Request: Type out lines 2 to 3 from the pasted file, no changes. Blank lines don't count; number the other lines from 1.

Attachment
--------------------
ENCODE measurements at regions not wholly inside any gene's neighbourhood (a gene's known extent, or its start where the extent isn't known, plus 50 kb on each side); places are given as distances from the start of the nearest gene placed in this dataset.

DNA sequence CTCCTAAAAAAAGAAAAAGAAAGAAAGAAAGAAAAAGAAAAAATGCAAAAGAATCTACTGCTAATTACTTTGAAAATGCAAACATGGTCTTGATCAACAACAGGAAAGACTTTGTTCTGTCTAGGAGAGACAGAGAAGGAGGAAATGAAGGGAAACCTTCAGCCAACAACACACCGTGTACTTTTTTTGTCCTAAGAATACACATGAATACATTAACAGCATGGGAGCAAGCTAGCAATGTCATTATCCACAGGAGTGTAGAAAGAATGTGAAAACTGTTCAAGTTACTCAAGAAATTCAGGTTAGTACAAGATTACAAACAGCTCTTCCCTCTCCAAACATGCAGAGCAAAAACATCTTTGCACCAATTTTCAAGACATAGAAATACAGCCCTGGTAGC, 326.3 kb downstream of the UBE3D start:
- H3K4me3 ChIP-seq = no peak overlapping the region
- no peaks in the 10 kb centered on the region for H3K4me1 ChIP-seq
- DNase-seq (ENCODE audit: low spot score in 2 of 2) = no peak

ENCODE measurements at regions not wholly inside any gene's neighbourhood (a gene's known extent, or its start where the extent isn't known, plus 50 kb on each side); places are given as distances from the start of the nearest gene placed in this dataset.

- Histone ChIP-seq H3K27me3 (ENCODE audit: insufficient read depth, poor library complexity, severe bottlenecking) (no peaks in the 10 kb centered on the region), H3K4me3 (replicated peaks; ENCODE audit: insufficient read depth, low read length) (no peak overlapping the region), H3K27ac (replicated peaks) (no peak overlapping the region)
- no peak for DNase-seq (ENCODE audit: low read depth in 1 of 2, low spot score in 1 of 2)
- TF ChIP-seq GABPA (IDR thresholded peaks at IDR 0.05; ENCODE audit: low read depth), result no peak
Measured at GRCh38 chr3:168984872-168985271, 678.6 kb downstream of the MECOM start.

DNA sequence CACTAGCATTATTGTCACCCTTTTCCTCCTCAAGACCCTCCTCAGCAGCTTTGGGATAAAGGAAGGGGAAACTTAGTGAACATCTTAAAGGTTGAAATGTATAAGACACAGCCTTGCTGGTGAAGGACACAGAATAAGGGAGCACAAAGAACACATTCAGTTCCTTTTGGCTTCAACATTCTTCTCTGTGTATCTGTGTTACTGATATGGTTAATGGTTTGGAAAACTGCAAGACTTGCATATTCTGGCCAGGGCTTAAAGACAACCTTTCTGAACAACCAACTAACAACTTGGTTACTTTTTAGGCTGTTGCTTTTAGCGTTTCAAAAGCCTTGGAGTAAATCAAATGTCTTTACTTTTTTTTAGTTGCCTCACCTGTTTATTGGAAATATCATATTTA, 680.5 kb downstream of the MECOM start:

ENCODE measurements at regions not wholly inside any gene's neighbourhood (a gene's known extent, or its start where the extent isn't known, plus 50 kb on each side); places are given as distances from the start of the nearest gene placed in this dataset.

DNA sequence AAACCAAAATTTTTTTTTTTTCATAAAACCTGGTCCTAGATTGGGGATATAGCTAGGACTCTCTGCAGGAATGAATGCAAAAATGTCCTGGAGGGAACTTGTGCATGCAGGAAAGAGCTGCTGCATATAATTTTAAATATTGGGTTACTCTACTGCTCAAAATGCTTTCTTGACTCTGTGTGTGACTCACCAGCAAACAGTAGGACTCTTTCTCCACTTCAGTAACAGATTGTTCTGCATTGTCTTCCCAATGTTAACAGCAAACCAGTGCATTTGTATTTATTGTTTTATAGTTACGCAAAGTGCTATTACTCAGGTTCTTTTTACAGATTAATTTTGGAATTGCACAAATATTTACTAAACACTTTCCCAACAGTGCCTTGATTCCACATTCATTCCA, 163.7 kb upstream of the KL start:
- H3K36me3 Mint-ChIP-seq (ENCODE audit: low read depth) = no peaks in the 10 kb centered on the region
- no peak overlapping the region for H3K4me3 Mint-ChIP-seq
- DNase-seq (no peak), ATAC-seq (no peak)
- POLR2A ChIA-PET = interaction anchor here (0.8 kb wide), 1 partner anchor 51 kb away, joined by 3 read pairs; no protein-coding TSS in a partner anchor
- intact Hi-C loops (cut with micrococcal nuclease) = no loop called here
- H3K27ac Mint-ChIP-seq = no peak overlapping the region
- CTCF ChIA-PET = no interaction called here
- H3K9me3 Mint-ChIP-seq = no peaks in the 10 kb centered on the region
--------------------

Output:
DNA sequence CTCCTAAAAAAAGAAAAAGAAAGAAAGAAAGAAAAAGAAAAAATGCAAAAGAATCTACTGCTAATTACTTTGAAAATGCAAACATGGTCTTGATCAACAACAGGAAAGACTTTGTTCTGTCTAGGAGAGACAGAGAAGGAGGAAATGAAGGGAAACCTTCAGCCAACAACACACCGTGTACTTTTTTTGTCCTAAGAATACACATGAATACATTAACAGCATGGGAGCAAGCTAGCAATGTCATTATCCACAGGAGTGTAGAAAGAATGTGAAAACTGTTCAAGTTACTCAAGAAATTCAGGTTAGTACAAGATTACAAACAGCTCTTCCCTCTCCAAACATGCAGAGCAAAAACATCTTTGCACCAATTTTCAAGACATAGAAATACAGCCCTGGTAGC, 326.3 kb downstream of the UBE3D start:
- H3K4me3 ChIP-seq = no peak overlapping the region